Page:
Part Two: Ingress
This is the second part of the saga of treating a nasty case of Postgres corruption. This post discusses reloading a set of data that was wrenched from the jaws of oblivion with careful manual intervention (read all about that in Part I).
Integrity constraints for fun and profit
If your recently-generated dump from a corrupt database does not restore correctly, the first thing you should do is thank your lucky stars. Every constraint check that fails when restoring is one you don’t have to deal with later, in the application, where it’s much harder to track down, and probably much harder to reason about.
Unfortunately, Postgres does not process database integrity constraints when generating a dump (to do so would be handy but would involve significant overhead). They’re only checked when restoring. But in an immediate dump/restore situation like corruption recovery, this is not a big deal.
Postgres integrity constraints
probably can’t represent all the data semantics in your application,
but features like
NOT NULL, foreign keys, enumerated types,
unique constraints, and general
CHECK constraints can help you avoid
shooting yourself in the foot by forbidding some nonsensical data from
entering your system. Sometimes, integrity constraints can be a pain to
set up and update, especially for a fast-moving schema, but consider
looking back at parts of your system where the dust has settled and
adding these as sanity checks there.
The first thing that hit me in this case was the perenial favorite,
What do we want? NULL semantics! When do we want ‘em? False!
NULL semantics in SQL are a perennial source of bugs (Jeff Davis has
a great post
about their gotchas and inconsistencies). What bit me here was more pedestrian:
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Yeah, good call, Postgres: that doesn’t look quite right. It’s
probably safe to say that anything with this much
nonsense. Unfortunately, we can’t delete those rows directly in the
existing dump file, and going back to face the corrupt database again
for a fresh dump does not sound like fun. So let’s gin up a surrogate
table, drop constraints on that, and temporarily swap it in for the
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(Note the handy CREATE TABLE … LIKE syntax.) Then try to restore just this one table again:
Success! Now let’s purge the bad data:
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Now make sure that a reasonable number of rows were affected (5 in this case), and…
I always do anything I might regret in explicit transactions when working with production data; it’s a good habit to get into.
Now we can reinstate the constraints:
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I chose to do it by just copying all the data to the original table since it was fairly small. You could probably also just add the original constraints to the surrogate table instead, but this gets dicier if you have foreign key or other constraints to maintain.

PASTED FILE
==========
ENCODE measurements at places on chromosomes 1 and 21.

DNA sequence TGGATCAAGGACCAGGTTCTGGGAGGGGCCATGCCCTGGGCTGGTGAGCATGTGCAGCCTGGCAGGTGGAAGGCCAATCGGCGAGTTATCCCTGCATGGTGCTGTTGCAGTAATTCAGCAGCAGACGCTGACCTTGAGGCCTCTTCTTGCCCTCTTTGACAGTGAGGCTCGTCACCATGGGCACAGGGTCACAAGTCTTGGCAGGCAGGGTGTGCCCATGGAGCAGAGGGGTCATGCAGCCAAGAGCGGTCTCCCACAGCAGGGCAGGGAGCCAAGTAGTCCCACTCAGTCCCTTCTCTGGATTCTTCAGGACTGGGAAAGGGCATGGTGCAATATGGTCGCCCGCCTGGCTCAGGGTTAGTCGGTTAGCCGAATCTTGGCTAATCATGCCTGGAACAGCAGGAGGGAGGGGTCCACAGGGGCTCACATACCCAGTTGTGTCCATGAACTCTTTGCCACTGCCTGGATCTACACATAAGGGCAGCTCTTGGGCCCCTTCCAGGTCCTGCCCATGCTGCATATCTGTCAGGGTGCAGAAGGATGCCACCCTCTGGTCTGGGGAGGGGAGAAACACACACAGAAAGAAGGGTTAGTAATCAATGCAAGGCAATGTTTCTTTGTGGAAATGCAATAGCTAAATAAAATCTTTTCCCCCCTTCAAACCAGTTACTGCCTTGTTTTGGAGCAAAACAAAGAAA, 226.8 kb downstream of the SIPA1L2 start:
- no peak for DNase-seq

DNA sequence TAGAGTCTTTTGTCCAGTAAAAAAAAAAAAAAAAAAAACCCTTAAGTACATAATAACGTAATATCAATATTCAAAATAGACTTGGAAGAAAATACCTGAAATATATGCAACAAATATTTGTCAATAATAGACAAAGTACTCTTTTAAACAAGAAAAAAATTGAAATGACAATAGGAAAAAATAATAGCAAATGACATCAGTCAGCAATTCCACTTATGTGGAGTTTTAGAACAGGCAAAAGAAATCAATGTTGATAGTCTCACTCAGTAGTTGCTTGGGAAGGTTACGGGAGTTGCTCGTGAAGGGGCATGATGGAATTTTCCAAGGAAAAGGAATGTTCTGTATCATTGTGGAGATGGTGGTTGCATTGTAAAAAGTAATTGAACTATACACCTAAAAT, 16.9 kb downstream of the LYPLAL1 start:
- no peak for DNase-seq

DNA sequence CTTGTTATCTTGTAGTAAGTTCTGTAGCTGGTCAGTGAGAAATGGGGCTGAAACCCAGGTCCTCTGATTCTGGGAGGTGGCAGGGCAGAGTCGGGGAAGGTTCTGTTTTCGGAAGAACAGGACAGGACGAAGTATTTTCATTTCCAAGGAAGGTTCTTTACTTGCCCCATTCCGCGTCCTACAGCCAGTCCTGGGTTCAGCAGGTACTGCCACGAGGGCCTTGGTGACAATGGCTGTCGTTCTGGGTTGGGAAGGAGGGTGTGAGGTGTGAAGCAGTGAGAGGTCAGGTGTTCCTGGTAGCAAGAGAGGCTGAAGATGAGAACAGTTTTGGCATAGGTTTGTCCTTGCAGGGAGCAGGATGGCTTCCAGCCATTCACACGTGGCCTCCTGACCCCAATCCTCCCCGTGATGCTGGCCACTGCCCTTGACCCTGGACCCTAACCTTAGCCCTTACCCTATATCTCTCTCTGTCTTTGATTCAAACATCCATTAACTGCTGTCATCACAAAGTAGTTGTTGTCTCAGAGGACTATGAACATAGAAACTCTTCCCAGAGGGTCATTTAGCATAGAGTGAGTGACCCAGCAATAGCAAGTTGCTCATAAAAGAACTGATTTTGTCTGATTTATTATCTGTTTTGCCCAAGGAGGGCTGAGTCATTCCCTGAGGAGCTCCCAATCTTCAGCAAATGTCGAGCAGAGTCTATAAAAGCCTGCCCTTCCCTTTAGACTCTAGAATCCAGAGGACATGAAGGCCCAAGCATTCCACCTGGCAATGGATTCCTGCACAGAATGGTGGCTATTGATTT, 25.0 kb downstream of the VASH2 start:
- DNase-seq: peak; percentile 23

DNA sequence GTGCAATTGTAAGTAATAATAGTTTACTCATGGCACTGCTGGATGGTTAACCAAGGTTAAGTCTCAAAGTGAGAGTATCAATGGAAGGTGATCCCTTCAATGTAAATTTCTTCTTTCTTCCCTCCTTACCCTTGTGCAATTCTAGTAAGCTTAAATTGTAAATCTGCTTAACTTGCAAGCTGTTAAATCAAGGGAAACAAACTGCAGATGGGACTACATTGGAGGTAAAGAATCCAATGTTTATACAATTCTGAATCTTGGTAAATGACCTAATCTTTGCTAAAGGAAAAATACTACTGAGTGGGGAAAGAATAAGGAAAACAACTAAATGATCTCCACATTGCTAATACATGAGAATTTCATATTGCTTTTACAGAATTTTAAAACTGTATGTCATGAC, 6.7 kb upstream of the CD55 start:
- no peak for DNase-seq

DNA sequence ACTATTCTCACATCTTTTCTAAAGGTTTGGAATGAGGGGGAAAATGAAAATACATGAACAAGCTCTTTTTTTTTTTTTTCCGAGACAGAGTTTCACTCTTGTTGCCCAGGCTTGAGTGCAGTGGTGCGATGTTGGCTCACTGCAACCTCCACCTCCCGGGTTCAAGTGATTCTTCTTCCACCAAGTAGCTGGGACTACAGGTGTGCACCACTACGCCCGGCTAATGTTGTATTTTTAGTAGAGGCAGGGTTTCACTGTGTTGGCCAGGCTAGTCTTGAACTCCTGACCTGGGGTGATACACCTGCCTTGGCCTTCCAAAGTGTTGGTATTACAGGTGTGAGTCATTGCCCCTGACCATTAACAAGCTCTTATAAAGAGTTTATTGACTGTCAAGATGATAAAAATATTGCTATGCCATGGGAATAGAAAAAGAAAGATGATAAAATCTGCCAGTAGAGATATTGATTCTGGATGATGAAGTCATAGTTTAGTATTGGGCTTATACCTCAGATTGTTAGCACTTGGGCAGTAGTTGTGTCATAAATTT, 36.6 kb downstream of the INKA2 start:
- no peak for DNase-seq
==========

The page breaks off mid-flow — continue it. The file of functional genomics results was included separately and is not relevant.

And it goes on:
Like a snowflake
A primary key guarantees uniqueness of a piece of data. It ensures that there is one canonical piece of data describing a user, comment, or other entity in your system.
In Postgres, this is enforced by an index, and when restoring data, that index is only built after the data has been loaded (this is more efficient, as the index does not have to be updated individually for each row).
In this case, the index would not rebuild because there were several entries for certain primary key values (this is the next error from the original restore; it’ll keep going and you’ll get these all at once):
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Fortunately, this table had an
updated_at column, so I simply copied
all duplicates to a surrogate table, assuming that newer was legit
(not always true, in the case of rolled-back transactions, but I had
nothing better to go on):
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And then I deleted them from the main table (note that
ctids make an
appearance here again):
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Then sanity check again, and…
Now we can restore the original index:
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I had to resolve the same primary key issue on another table, but after resolving that, the restore was finally completed.
Victory (for real)
At this point, the original data was back in a sane Postgres system, running smoothly. Chances are, there was still a lot of work to do in resolving data model issues at the application level (basically, ensuring any semantic constraints at the application level that were not represented with database constraints). Luckily, I was free of that, since I was not the application owner. I handed off the restored database and explained the duplicate row issues and the potential outstanding issues with invalid data. I did not get any further requests or complaints, so I hope the remaining data was in reasonably good shape.
Overall, this whole process, while rather stressful and somewhat terrifying, was an incredible learning experience. Thanks to knowledgeable colleagues, relevant posts archived in the Postgres mailing lists, some other blogs posts about corruption, and Postgres’ impressive robustness, I was able to save most of the affected database. I hope the notes in these two posts come in useful should others be in the unfortunate position of dealing with corruption issues like these.